For centuries, Jesus was depicted in images taken from the dominant group that worshiped him. In Europe, images of Jesus presented a white Christ that bore the features of European Christians and their rulers. African American theologian James Cone presented his argument that Christ is black. His point was not that all Christians should shape Christ in their own image. This is the approach of empire theology: just like the later Roman Empire envisioned Christ in terms of its emperors, with royal insignia, Christ has been envisioned in terms of dominant humanity ever since. We know that common European and US images depict Christ as light-haired and sometimes even blue-eyed.

Simply adding images of Christ that resemble minorities does not present in and of themselves meaningful challenge to the notion of empire. Pluralism and multiculturalism often help to shore up empires.

Talking about Christ as black, along the lines of Cone’s argument, means that Jesus is found on the side of minorities, lives in solidarity with them and joins their struggles, and from there liberates everyone. The black Christ challenges dominant understandings and empire based theologies of Christ, just like Jesus challenged dominant understanding and empire based theologies of the Messiah and of God.  (excerpts from Rieger, Joerg. Jesus vs. Caesar (p. 39). Abingdon Press. Kindle Edition.)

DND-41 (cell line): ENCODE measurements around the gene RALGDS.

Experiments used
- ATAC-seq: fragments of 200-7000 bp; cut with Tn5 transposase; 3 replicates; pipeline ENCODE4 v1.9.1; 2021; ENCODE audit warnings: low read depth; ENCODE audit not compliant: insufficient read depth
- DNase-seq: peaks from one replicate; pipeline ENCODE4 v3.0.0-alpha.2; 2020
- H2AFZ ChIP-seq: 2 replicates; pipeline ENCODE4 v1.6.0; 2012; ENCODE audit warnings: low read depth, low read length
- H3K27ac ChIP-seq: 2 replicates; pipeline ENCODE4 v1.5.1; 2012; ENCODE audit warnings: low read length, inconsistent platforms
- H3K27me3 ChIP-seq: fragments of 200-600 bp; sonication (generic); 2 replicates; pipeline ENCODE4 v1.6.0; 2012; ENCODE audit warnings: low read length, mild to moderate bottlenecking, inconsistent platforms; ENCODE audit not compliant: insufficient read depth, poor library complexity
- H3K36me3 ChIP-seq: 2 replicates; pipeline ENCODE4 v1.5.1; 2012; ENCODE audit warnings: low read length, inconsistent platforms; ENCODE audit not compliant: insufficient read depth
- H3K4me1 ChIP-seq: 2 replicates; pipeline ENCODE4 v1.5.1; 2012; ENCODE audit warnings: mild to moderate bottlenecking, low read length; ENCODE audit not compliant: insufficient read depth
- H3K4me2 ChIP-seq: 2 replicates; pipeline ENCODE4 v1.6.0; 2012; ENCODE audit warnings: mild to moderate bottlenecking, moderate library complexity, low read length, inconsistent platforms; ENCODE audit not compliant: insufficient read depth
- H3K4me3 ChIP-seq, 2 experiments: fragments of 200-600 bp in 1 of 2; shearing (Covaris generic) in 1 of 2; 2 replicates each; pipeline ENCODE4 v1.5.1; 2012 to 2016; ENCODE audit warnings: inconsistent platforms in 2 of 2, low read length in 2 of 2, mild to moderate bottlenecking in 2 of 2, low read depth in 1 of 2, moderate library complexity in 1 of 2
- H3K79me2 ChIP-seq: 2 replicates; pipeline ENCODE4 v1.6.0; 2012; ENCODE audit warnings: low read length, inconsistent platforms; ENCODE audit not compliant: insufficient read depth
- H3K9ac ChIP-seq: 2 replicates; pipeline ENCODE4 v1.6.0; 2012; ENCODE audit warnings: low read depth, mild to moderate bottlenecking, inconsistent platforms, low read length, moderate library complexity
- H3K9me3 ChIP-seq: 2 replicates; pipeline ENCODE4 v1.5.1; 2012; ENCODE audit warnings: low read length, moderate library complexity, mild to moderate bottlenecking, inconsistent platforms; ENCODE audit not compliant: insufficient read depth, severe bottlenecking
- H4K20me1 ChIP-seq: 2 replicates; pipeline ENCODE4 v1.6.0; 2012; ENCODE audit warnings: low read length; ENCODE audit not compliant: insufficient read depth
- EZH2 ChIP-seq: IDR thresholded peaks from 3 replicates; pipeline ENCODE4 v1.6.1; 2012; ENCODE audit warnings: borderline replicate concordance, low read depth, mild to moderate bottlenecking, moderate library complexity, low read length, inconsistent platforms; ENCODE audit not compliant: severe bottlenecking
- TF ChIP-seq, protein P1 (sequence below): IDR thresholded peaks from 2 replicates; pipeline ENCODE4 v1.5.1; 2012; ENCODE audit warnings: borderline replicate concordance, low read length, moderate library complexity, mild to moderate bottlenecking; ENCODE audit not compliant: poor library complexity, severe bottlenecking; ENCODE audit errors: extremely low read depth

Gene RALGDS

Liberation Theology at its fundamental core understands that Jesus is found on the side of minorities, lives in solidarity with them and joins their struggles, and from there liberates everyone.

Consider meditating with the question, what images of God or Jesus do you encounter in your day-to-day life?  Consider media, TV Ads, conversations with friends or co-workers, your children or parents.

How might an image of Jesus as homeless, or an immigrant, or abused child change your image of Jesus? How might an image of Jesus as a leader in Black Lives Matter, or Gun Control Activist, or Environmental Activist change your image of Jesus? What if your primary image of Jesus was not hung on the cross, but feeding the 5,000, or restoring sight to the blind?

What questionable images of God or Jesus do you encounter in your community? How might you respond?

As we move through Advent and make space for Jesus to be born in our hearts, I suggest that a reimage of Jesus might be in order. Throughout the Gospels Jesus restores community not from the top down, but from challenging the notion of an elitist religion and the structures of religion. His new reimaged community is comprised by those who serves the true God, and whoever does the will of God is my brother, sister, father, and mother. (Mark 3:3)

With much love and peace,

 

Rex McKee
Deacon